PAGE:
Off topic; I used to use this text in a presentation I gave to medical and nursing colleagues about medicines safety. I would follow it up with a list of medications whose names look similar--for example, chlorpromazine, chlorpropamide, chlorphenamine etc. All of these are for completely different medical conditions but could easily be mis-read. It's a reminder for colleagues about being vigilant!chuckinphoenix wrote:...aoccdrnig to a rscheearch at Cmabrigde Uinervtisy, it dseno't mtaetr in what oerdr the ltteres in a word are, the olny iproamtnt tihng is that the frsit and last ltteer be in the rghit pclae. The rset can be a taotl mses and you can still raed it whotuit a pboerlm. This is bcuseae the huamn mnid deos not raed ervey lteter by istlef, but the word as a wlohe. Azanmig huh?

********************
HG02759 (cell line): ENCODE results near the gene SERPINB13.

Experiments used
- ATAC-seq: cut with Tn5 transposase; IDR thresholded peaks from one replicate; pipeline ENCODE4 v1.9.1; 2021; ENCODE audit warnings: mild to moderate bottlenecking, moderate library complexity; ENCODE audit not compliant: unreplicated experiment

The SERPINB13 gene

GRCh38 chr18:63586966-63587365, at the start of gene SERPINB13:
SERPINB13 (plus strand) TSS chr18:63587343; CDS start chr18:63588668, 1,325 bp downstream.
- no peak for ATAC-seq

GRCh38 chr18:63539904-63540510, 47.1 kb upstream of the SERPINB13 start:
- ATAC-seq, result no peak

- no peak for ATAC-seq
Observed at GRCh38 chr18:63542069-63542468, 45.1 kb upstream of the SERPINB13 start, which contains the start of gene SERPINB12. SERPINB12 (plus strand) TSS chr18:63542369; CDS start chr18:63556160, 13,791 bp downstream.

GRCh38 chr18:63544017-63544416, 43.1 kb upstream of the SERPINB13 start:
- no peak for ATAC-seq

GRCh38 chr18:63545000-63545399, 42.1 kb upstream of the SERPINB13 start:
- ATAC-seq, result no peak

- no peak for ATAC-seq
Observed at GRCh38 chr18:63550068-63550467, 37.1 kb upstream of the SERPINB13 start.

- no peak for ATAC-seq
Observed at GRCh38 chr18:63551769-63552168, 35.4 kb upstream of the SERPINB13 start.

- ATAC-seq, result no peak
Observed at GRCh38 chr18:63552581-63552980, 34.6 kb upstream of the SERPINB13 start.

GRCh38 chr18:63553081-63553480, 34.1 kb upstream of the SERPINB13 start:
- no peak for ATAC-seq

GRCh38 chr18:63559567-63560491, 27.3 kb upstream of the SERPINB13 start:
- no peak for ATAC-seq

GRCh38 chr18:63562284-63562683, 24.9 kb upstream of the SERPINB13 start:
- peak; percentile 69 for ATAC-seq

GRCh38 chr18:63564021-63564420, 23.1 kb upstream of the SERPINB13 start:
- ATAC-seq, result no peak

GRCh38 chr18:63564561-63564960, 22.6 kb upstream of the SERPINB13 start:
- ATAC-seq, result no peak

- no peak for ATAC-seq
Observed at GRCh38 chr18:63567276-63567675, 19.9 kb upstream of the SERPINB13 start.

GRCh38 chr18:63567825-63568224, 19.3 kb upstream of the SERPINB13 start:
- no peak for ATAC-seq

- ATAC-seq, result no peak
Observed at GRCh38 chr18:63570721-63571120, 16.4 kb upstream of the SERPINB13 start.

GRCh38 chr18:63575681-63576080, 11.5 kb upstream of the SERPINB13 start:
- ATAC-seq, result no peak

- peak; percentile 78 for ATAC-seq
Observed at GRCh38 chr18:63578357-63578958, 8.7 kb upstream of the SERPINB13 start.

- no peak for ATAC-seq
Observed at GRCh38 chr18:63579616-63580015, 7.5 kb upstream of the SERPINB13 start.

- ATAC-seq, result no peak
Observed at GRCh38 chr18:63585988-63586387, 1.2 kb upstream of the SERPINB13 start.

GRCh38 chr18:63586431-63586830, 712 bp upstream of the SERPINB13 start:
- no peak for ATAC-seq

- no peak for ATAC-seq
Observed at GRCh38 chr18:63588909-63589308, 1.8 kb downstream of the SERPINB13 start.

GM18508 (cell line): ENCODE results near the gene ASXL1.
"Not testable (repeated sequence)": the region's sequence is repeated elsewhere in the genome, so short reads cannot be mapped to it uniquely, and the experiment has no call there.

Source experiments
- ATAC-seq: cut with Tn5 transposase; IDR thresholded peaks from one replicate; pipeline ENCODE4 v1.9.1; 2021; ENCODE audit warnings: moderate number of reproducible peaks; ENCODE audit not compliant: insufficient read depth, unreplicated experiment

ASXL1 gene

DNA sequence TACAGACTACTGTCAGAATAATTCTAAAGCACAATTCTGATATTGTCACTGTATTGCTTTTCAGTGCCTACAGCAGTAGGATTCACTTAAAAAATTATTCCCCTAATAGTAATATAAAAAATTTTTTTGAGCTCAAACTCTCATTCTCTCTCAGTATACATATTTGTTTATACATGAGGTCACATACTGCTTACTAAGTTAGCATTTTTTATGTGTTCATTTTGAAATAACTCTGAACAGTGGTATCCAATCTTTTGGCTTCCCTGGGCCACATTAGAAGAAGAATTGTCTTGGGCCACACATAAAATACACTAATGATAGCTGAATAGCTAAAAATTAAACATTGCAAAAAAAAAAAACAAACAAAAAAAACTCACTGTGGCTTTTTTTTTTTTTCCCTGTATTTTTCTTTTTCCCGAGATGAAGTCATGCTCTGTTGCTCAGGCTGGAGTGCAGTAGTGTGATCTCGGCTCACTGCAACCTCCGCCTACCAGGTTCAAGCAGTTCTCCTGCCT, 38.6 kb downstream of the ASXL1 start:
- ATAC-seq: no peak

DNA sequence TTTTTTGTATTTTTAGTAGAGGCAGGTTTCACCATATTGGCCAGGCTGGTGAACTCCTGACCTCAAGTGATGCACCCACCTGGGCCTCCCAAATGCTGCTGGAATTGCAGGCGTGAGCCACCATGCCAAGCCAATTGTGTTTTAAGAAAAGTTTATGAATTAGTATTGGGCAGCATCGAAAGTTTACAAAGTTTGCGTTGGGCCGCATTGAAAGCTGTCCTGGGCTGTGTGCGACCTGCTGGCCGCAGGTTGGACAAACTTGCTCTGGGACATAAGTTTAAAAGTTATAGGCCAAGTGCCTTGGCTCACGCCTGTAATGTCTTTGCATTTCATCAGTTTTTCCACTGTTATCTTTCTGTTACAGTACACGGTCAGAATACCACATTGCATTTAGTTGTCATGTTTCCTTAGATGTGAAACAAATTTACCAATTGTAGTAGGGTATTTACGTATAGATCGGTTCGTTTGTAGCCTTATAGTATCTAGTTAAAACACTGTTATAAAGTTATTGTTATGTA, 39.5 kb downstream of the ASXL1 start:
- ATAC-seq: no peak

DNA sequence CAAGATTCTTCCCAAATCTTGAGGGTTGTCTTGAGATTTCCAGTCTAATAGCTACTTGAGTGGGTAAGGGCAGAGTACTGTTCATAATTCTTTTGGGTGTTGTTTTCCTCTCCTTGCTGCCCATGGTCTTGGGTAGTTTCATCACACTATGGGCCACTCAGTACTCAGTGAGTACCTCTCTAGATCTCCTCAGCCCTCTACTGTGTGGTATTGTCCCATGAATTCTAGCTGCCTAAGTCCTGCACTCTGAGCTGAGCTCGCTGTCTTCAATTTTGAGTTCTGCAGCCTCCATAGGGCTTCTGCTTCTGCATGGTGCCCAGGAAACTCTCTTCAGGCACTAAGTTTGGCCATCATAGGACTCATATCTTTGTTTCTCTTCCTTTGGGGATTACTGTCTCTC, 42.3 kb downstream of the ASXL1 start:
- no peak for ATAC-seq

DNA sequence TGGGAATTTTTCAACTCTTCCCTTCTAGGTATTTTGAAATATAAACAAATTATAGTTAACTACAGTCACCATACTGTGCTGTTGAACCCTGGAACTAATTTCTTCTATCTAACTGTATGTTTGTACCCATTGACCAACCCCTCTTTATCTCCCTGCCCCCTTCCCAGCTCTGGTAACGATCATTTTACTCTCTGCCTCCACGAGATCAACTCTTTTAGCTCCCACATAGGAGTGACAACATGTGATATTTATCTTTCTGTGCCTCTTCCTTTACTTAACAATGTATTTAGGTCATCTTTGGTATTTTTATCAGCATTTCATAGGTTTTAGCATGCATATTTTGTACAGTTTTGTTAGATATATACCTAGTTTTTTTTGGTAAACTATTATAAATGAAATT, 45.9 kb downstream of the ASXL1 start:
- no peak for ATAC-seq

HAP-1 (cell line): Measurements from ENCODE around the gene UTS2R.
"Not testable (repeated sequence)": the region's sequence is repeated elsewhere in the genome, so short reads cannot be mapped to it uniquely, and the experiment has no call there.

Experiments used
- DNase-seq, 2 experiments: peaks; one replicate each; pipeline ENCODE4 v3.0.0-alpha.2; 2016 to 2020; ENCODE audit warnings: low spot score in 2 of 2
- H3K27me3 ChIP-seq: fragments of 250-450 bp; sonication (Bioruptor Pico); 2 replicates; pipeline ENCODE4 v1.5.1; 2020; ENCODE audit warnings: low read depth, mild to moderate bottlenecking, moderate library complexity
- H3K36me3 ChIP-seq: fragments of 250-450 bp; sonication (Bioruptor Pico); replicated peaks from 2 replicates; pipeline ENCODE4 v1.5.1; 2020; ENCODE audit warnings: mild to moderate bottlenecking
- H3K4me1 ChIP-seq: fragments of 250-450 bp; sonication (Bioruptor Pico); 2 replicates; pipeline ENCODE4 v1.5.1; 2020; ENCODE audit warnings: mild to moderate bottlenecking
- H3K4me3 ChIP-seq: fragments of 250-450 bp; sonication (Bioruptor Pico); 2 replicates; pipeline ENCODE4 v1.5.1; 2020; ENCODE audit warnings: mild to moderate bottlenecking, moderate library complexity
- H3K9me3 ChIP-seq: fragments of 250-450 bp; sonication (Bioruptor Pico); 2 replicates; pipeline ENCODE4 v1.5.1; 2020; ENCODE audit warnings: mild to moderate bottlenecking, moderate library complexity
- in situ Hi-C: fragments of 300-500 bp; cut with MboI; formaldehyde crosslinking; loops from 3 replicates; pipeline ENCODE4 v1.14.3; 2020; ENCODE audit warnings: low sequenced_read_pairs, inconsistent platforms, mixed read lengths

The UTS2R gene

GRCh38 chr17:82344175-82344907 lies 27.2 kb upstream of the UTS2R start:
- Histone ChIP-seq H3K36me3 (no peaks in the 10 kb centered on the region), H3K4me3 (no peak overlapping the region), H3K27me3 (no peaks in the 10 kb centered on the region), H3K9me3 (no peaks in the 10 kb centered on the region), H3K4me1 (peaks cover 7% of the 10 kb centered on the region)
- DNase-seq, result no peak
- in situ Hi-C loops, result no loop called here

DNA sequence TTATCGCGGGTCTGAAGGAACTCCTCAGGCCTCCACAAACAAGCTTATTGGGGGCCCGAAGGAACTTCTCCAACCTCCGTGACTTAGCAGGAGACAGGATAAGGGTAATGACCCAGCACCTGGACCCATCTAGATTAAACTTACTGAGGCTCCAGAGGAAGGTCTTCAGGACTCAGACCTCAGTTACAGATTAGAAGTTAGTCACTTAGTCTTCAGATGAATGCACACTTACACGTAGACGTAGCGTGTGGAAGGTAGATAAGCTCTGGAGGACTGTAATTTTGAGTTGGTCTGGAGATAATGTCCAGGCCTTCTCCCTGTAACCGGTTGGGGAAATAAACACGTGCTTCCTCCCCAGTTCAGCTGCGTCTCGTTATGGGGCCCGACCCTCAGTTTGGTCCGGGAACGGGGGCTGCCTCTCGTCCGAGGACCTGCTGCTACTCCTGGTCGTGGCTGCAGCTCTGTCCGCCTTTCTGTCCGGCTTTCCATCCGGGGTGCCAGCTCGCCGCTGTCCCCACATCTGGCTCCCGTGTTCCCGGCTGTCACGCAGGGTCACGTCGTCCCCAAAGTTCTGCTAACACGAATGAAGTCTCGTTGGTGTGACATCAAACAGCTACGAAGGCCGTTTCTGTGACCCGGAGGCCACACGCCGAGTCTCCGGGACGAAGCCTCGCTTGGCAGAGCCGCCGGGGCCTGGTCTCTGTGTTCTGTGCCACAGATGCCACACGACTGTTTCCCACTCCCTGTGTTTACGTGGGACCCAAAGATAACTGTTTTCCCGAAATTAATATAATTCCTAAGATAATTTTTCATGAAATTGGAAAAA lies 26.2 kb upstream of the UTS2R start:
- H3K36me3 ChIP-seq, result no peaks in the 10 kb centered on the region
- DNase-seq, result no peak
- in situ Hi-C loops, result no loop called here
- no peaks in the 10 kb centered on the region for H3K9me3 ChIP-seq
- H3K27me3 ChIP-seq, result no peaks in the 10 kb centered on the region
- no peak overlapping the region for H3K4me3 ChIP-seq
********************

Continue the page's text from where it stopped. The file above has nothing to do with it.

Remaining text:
right you are but with the predictive text turned off.Debussychopin wrote:I think people and younguns who are on their smartphone all day are able to read this with ease.
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